Puzzles are great for language enrichment because you can do so many different activities with them. Also, they are inexpensive and you can find puzzles of many different difficulty levels. Puzzles also come in a wide variety of different themes, like farm animals, vehicles, super heroes, so you can work on many different vocabulary words. These ideas will work best with the inset puzzles where each piece is a cut-out of a specific shape or picture. I’m going to use a farm themed puzzle for my examples, but you can choose any puzzle that will interest your child.

Ideas for beginning social skills:

  • Joint attention- Hide a puzzle piece under a blanket, cup, or bowl and say “Where is (name of piece” like “Where is the cow?” Encourage your child to say “here it is” or “I got it” when he/she finds the piece. You can get out 2 different cups or bowls and hide a puzzle piece under one of them so that your child has to point to guess which bowl the piece is under. You could also let your child watch you put the piece under one bowl and then move the bowls around a couple times. This way, the child has to watch and pay attention to the bowls to find the piece. After your child finds the piece, let your child put it in the puzzle and repeat the game with the next piece.
  • Turn taking- Take all the pieces out of the puzzle and put them in a pile. Prompt your child to say “my turn” and choose a piece to put in the puzzle. Then you say “my turn” and put in a puzzle piece. Continue taking turns until the puzzle is completed. At first, you may have to hold your child’s hand back to help him/her wait for you to take your turn. You could also get a picture that represents “me” or “my turn.” Hand the picture to your child when it’s his/her turn and prompt him/her to give the picture back to you when it’s your turn.

Ideas for receptive language:

  • Receptive vocabulary- Line up puzzle pieces across the room or at the end of a hallway. Make sure your child has room to move. Sit at the opposite end of the hallway or room with your child and tell him/her which piece to go get. Make it fun by using different actions. For example, you could say “jump down the hallway to get the horse” or “take giant steps to get the chicken.” You can use jumping, running, skipping, dancing, slow steps, big step, little steps, or any other action. Have the child bring back the puzzle piece and put it in the puzzle.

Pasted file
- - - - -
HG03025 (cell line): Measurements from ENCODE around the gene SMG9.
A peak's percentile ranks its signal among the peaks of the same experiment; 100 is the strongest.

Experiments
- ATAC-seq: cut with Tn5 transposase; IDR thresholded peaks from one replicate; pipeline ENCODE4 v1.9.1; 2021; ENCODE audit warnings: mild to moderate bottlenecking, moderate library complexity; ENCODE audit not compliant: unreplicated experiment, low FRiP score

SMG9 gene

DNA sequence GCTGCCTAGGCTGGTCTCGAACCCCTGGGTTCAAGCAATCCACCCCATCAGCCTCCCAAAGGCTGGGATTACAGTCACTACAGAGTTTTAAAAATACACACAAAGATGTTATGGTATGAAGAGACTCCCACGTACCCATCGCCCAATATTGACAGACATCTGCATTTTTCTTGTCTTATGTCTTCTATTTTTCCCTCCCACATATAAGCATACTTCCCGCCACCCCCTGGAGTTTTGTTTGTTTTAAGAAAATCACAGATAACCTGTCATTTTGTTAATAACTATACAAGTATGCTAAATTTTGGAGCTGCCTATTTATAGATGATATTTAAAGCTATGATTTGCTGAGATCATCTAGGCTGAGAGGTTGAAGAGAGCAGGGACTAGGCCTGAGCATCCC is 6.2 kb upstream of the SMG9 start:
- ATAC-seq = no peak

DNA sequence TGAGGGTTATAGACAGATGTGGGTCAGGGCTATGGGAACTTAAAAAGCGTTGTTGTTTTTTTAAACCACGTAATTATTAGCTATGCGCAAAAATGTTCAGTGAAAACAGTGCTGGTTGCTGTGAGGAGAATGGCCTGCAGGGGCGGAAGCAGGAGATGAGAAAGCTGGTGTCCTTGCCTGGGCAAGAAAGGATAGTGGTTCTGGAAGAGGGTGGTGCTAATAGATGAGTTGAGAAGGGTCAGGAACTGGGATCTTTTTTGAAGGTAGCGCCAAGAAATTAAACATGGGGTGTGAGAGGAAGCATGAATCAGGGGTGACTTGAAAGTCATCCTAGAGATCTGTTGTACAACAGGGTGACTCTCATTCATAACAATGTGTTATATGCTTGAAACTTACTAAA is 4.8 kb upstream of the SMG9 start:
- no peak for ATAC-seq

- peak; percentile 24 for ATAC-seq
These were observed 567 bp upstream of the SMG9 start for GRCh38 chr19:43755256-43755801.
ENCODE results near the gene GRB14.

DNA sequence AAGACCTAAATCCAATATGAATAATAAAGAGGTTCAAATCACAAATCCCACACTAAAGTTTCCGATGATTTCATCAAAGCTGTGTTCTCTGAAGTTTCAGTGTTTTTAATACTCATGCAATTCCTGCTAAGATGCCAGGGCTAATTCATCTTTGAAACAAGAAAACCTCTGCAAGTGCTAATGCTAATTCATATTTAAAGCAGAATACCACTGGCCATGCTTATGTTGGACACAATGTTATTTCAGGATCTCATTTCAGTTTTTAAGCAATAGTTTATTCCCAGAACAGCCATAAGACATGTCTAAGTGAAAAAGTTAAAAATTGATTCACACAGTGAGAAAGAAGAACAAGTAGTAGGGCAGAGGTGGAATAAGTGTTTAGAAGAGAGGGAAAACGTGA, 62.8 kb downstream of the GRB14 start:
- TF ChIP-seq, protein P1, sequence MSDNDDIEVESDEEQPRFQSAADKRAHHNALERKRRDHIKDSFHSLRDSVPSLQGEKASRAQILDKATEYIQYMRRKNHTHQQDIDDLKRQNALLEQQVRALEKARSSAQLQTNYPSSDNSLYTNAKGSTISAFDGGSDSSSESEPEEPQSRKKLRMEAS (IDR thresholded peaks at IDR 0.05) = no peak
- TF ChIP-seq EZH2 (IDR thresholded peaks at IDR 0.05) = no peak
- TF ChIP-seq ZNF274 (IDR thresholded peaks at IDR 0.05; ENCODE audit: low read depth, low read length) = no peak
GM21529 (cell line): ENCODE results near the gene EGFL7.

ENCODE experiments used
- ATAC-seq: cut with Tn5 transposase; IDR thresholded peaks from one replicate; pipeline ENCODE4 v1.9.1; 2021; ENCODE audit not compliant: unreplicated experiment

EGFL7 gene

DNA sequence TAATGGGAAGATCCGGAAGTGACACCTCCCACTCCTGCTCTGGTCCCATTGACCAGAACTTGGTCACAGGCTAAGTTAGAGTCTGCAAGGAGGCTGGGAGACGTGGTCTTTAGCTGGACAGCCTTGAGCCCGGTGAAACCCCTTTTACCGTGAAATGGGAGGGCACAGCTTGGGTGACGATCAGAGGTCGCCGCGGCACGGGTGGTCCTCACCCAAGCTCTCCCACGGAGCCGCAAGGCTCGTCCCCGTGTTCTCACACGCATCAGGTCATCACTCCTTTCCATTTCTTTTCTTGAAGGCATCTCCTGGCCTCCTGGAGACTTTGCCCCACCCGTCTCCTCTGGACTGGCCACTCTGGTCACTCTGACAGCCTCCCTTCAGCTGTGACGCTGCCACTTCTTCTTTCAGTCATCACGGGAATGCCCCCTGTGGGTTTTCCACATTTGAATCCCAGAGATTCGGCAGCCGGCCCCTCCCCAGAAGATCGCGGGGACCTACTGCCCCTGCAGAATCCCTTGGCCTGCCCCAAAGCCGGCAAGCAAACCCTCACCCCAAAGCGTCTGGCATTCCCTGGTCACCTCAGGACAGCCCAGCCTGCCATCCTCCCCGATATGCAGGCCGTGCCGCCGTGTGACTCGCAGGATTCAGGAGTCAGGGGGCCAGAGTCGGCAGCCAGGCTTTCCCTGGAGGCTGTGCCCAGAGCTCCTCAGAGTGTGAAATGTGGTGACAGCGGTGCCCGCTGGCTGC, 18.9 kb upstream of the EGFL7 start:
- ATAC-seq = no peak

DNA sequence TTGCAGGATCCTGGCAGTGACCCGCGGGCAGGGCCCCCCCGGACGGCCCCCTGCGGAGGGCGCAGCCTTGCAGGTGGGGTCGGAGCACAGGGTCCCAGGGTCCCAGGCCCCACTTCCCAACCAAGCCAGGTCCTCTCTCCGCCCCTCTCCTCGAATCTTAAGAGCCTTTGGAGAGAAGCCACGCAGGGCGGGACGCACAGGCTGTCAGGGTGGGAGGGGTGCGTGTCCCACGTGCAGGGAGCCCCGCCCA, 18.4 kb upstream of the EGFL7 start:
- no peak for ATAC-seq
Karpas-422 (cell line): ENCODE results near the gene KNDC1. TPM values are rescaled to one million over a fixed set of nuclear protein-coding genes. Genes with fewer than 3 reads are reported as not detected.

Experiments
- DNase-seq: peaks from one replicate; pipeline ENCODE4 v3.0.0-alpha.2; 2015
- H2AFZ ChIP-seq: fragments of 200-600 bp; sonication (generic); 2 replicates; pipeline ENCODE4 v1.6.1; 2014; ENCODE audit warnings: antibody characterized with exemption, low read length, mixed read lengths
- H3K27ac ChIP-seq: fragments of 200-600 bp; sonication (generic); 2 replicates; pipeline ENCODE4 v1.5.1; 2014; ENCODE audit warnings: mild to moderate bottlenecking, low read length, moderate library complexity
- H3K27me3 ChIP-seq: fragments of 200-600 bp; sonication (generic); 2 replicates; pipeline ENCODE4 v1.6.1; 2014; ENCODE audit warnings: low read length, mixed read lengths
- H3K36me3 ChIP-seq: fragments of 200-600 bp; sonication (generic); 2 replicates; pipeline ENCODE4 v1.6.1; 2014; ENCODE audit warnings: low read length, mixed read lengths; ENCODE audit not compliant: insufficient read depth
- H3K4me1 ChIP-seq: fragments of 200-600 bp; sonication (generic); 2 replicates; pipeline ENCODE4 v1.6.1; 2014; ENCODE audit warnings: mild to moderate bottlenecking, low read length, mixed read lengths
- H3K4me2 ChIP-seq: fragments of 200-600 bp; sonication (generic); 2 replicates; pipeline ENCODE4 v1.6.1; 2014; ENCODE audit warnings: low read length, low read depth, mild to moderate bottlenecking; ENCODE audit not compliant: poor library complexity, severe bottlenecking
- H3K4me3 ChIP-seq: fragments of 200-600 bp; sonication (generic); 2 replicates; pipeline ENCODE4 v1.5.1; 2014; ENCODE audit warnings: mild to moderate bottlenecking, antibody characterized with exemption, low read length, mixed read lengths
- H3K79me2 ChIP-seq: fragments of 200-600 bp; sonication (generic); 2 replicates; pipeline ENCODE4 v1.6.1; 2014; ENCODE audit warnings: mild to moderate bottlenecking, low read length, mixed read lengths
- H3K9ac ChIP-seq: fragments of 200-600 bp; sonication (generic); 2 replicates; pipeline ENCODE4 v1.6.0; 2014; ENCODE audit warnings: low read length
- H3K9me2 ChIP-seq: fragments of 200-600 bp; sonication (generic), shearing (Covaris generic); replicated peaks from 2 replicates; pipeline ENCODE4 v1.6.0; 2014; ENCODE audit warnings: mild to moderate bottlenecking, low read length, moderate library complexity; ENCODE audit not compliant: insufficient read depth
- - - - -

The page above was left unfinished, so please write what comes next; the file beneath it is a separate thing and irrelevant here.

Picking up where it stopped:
• You could also sit at a table and lay all the puzzle pieces out on the table. Then, tell your child which piece to put in the puzzle. For example, you could say “find the duck.”
    • Understanding position words- Hide puzzle pieces around your house and tell your child where he/she can find a certain piece. For example, say “The cow is under the couch.” Your child has to follow the direction to find the piece and then bring it back and put it in the puzzle. Use position words such as “in, on, under, behind, between, beside, when describing where the pieces are hiding. You can give your child a paper towel tube to use as a telescope to make looking for pieces even more fun.
      • You can also give your child directions and let him/her hide the puzzle pieces. Describe where you want the child to hide the piece using position words, like “go put the horse behind the chair.” Then you can have another parent or sibling hunt for the pieces.
      • Identifying objects by attributes- Lay out all the puzzle pieces and describe a piece to your child. For example, you could say “get the animal that likes to play in the mud” or “get the animal that can lay eggs.” After your child finds the right piece, let him/her put it in the puzzle.

Ideas for expressive language

  • Have your child ask for a puzzle piece using phrases that are appropriate for his/her language level
    • If your child is using sign language, have him/her sign “more” or sign the specific name of the puzzle piece. For a farm puzzle, your child could sign the name of each animal. You could also use picture symbols. Have your child point to a picture that represents a puzzle piece or “more.”
    • If your child is beginning to use words, prompt him/her to say “more” or “piece” to get another puzzle piece. You could also have your child say the name of each specific puzzle piece.
    • If your child is using 2-3 word phrases, prompt him/her to say “I want ________” or “put in ___________”
    • Expressive vocabulary- Work on vocabulary by naming the objects or animals on the puzzle pieces. You can have your child name the pieces as he/she completes the puzzle. If your child doesn’t know the name of the object or animal on each piece, encourage him/her to imitate the name after you say it. You can also ask your child to tell you which piece you should put into the puzzle when it’s your turn.
    • Using position words- Let your child hide puzzle pieces around the room. Have your child use position words such as “in, on, under, or behind” to tell you where the pieces are hiding. You can look in the incorrect places sometimes so that your child has to help you. For example, if your child says a piece is under the table, you could look on top of the table and then wait for your child to say something like “no, it’s under.”

    You can download a PDF version of this handout for free at my teachers pay teachers store here: http://www.teacherspayteachers.com/Store/Expressly-Speaking

Check back tomorrow for info about using another toy to encourage language skills!

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